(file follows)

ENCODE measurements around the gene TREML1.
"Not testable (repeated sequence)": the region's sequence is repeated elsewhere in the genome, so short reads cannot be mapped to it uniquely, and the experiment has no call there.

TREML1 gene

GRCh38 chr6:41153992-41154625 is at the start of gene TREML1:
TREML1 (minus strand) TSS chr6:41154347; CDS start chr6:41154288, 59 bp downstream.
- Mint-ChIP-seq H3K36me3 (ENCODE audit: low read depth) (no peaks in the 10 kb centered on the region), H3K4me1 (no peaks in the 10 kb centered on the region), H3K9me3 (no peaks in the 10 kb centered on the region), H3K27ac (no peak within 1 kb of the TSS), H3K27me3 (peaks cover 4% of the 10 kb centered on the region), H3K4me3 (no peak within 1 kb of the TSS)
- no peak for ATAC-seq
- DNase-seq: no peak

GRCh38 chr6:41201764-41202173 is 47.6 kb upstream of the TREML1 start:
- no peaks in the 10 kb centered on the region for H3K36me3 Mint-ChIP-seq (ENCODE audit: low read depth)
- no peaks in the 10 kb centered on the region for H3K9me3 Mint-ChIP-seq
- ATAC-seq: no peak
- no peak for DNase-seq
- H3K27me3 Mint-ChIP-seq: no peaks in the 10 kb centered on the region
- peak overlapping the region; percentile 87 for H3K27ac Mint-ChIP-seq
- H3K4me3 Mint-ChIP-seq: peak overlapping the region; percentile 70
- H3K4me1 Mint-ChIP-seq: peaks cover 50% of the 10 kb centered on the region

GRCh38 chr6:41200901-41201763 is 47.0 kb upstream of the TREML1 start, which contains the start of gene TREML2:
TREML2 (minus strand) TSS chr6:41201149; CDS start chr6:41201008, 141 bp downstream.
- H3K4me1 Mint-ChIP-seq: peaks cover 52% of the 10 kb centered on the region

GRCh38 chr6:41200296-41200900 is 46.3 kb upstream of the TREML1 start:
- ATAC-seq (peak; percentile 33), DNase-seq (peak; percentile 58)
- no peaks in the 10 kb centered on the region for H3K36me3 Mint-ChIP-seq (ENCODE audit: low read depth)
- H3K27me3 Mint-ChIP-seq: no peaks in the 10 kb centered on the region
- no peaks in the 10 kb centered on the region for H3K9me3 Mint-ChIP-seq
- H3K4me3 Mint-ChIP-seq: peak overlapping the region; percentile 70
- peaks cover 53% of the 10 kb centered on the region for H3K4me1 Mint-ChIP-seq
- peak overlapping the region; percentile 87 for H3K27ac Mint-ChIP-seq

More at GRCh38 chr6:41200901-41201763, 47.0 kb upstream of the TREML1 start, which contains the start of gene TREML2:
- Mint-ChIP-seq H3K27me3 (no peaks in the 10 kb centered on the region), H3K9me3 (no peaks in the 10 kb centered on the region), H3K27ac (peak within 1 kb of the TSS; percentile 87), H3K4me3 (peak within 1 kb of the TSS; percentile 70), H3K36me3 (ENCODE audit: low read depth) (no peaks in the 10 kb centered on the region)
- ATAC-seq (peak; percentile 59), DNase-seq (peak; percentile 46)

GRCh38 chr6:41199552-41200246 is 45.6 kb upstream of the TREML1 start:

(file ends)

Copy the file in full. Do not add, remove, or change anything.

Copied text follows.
ENCODE measurements around the gene TREML1.
"Not testable (repeated sequence)": the region's sequence is repeated elsewhere in the genome, so short reads cannot be mapped to it uniquely, and the experiment has no call there.

TREML1 gene

GRCh38 chr6:41153992-41154625 is at the start of gene TREML1:
TREML1 (minus strand) TSS chr6:41154347; CDS start chr6:41154288, 59 bp downstream.
- Mint-ChIP-seq H3K36me3 (ENCODE audit: low read depth) (no peaks in the 10 kb centered on the region), H3K4me1 (no peaks in the 10 kb centered on the region), H3K9me3 (no peaks in the 10 kb centered on the region), H3K27ac (no peak within 1 kb of the TSS), H3K27me3 (peaks cover 4% of the 10 kb centered on the region), H3K4me3 (no peak within 1 kb of the TSS)
- no peak for ATAC-seq
- DNase-seq: no peak

GRCh38 chr6:41201764-41202173 is 47.6 kb upstream of the TREML1 start:
- no peaks in the 10 kb centered on the region for H3K36me3 Mint-ChIP-seq (ENCODE audit: low read depth)
- no peaks in the 10 kb centered on the region for H3K9me3 Mint-ChIP-seq
- ATAC-seq: no peak
- no peak for DNase-seq
- H3K27me3 Mint-ChIP-seq: no peaks in the 10 kb centered on the region
- peak overlapping the region; percentile 87 for H3K27ac Mint-ChIP-seq
- H3K4me3 Mint-ChIP-seq: peak overlapping the region; percentile 70
- H3K4me1 Mint-ChIP-seq: peaks cover 50% of the 10 kb centered on the region

GRCh38 chr6:41200901-41201763 is 47.0 kb upstream of the TREML1 start, which contains the start of gene TREML2:
TREML2 (minus strand) TSS chr6:41201149; CDS start chr6:41201008, 141 bp downstream.
- H3K4me1 Mint-ChIP-seq: peaks cover 52% of the 10 kb centered on the region

GRCh38 chr6:41200296-41200900 is 46.3 kb upstream of the TREML1 start:
- ATAC-seq (peak; percentile 33), DNase-seq (peak; percentile 58)
- no peaks in the 10 kb centered on the region for H3K36me3 Mint-ChIP-seq (ENCODE audit: low read depth)
- H3K27me3 Mint-ChIP-seq: no peaks in the 10 kb centered on the region
- no peaks in the 10 kb centered on the region for H3K9me3 Mint-ChIP-seq
- H3K4me3 Mint-ChIP-seq: peak overlapping the region; percentile 70
- peaks cover 53% of the 10 kb centered on the region for H3K4me1 Mint-ChIP-seq
- peak overlapping the region; percentile 87 for H3K27ac Mint-ChIP-seq

More at GRCh38 chr6:41200901-41201763, 47.0 kb upstream of the TREML1 start, which contains the start of gene TREML2:
- Mint-ChIP-seq H3K27me3 (no peaks in the 10 kb centered on the region), H3K9me3 (no peaks in the 10 kb centered on the region), H3K27ac (peak within 1 kb of the TSS; percentile 87), H3K4me3 (peak within 1 kb of the TSS; percentile 70), H3K36me3 (ENCODE audit: low read depth) (no peaks in the 10 kb centered on the region)
- ATAC-seq (peak; percentile 59), DNase-seq (peak; percentile 46)

GRCh38 chr6:41199552-41200246 is 45.6 kb upstream of the TREML1 start: